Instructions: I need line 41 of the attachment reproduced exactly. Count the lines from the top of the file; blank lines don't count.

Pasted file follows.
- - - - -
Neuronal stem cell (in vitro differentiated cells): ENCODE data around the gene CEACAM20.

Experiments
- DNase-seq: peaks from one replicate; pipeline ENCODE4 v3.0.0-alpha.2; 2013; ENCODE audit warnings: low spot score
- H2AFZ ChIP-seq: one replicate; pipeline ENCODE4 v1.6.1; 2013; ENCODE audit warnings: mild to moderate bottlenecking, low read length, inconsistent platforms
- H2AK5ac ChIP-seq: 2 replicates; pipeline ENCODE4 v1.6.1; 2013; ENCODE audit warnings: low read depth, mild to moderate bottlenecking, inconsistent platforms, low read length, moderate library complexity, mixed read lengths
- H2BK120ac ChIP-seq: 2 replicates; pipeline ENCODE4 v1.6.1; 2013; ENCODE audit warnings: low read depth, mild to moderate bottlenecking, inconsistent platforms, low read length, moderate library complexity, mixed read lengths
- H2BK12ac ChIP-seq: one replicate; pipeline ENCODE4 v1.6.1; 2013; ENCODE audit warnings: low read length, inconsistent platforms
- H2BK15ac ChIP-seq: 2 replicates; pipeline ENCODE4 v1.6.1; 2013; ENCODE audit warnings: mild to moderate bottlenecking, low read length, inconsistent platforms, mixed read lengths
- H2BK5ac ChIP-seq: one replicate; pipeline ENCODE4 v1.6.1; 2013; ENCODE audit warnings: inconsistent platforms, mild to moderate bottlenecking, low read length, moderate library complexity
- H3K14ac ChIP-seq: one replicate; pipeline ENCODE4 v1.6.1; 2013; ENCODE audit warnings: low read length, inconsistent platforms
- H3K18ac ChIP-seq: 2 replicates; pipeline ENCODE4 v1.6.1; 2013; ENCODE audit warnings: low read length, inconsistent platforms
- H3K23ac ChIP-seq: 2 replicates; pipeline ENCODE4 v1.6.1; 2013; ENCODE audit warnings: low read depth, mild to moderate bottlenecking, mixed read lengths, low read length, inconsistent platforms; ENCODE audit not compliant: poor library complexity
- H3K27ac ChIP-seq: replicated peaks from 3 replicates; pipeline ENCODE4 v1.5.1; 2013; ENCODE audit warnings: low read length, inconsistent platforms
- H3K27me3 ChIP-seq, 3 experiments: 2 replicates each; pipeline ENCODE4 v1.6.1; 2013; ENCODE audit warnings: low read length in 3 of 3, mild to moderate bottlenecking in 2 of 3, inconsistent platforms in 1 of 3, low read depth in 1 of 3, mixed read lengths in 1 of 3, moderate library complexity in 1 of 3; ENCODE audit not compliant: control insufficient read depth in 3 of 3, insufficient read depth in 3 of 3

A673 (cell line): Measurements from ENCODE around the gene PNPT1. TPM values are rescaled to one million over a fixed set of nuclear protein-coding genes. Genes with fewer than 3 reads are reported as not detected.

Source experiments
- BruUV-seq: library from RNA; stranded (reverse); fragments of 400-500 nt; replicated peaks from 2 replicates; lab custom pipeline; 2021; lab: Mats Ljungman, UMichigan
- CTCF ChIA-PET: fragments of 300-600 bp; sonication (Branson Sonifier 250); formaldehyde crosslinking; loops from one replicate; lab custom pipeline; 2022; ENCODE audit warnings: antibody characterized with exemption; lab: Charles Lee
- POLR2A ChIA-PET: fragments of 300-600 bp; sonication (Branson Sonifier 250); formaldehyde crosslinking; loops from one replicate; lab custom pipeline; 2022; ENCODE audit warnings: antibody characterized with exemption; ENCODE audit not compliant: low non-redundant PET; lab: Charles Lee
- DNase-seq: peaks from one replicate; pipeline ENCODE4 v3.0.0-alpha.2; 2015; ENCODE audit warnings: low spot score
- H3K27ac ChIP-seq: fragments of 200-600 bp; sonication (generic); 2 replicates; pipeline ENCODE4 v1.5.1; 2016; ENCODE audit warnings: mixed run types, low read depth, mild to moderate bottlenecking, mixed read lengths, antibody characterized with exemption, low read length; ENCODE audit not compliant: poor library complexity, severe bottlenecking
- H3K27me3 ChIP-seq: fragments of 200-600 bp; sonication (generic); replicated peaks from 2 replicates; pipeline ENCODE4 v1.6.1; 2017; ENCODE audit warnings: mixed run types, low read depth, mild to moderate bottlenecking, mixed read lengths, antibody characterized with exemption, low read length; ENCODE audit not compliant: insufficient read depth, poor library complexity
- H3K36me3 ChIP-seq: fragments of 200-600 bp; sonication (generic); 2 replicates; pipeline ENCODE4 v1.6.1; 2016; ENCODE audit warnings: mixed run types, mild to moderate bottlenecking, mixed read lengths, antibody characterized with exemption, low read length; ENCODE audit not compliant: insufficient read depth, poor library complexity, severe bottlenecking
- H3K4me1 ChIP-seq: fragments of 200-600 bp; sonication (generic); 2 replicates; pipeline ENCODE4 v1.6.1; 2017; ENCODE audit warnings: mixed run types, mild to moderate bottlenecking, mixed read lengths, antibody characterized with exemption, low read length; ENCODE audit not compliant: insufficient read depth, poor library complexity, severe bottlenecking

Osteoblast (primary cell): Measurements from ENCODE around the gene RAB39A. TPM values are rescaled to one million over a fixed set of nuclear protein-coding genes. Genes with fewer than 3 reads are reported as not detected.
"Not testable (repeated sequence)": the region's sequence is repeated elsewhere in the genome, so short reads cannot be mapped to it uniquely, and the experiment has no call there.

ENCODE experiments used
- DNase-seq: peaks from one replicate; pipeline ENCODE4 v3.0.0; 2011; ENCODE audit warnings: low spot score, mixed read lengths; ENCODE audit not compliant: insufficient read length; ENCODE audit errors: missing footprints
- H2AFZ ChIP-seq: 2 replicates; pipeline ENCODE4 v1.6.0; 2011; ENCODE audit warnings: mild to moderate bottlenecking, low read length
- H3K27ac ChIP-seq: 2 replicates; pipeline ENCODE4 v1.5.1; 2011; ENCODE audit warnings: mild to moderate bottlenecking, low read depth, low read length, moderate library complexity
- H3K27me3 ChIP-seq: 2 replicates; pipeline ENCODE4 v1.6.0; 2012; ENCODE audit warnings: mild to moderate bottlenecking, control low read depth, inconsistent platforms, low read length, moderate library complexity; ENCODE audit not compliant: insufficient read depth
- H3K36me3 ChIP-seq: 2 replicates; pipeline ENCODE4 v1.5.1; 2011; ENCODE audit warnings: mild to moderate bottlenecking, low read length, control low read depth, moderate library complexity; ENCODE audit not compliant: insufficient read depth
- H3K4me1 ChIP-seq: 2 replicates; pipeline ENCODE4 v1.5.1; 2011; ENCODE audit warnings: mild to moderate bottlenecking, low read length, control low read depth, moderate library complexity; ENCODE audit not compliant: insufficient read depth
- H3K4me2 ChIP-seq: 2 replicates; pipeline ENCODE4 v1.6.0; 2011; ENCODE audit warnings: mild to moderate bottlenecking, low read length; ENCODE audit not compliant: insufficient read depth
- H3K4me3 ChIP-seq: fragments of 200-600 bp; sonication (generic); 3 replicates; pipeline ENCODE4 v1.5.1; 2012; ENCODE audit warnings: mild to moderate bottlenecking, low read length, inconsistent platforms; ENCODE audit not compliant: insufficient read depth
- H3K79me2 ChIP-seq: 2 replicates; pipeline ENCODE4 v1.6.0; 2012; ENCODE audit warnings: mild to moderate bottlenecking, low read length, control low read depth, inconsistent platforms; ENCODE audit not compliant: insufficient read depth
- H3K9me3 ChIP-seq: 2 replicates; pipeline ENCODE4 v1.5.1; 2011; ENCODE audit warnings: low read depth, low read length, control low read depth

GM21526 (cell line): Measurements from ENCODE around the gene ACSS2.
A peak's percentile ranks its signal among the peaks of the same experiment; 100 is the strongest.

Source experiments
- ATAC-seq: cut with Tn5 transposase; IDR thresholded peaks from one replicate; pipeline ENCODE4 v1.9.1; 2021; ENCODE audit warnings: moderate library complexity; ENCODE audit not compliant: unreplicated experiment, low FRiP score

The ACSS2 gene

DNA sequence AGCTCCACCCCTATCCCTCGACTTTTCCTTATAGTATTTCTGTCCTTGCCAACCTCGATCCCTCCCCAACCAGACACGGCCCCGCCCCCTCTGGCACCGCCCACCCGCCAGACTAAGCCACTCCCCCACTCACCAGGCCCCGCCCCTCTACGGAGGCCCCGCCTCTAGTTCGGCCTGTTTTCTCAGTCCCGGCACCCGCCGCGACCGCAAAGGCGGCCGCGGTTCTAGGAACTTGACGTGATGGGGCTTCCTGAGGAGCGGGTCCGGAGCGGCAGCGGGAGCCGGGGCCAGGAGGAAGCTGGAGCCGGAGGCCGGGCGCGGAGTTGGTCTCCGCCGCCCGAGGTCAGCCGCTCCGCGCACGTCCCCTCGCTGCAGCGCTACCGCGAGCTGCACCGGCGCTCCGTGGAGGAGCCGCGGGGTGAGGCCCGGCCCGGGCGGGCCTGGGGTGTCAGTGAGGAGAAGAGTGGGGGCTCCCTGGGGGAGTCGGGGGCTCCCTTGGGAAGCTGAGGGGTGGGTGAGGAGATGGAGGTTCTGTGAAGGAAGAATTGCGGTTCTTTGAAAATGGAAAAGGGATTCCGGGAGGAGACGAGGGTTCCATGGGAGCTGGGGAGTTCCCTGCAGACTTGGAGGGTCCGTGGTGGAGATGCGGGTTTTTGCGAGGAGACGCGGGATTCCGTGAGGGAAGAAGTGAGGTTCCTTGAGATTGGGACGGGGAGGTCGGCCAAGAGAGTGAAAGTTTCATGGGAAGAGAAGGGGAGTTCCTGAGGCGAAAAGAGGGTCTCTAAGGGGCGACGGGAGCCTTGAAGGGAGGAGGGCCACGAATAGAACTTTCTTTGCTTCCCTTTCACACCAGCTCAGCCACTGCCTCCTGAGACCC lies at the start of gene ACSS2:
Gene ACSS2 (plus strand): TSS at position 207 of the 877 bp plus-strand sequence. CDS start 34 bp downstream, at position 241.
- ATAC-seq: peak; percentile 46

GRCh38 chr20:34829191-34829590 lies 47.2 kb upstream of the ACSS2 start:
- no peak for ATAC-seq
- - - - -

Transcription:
- ATAC-seq: cut with Tn5 transposase; IDR thresholded peaks from one replicate; pipeline ENCODE4 v1.9.1; 2021; ENCODE audit warnings: moderate library complexity; ENCODE audit not compliant: unreplicated experiment, low FRiP score